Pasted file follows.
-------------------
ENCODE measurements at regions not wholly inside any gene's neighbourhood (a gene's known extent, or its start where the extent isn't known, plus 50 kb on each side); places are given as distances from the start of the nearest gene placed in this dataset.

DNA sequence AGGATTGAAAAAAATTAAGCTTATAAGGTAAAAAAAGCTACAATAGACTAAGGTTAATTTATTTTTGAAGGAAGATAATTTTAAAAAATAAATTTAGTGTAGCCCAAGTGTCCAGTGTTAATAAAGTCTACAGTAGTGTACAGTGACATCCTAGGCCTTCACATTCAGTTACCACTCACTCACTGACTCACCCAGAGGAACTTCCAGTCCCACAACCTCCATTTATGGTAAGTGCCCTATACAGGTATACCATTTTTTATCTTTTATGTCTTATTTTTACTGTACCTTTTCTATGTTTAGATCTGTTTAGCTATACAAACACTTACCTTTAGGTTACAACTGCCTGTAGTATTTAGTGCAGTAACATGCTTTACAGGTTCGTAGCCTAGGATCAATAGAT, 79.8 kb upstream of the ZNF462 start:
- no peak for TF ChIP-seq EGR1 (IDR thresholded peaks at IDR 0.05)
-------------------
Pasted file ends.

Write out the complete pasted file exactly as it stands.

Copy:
ENCODE measurements at regions not wholly inside any gene's neighbourhood (a gene's known extent, or its start where the extent isn't known, plus 50 kb on each side); places are given as distances from the start of the nearest gene placed in this dataset.

DNA sequence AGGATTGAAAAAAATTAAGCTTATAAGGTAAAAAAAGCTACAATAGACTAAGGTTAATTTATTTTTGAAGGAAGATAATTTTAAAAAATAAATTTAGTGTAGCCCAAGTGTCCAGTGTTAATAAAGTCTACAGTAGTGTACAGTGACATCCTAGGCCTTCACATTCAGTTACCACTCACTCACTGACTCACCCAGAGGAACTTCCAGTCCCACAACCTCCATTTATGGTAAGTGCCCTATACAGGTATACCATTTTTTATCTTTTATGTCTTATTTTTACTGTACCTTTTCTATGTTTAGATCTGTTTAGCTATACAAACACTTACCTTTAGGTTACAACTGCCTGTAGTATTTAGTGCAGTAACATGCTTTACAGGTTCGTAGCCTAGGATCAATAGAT, 79.8 kb upstream of the ZNF462 start:
- no peak for TF ChIP-seq EGR1 (IDR thresholded peaks at IDR 0.05)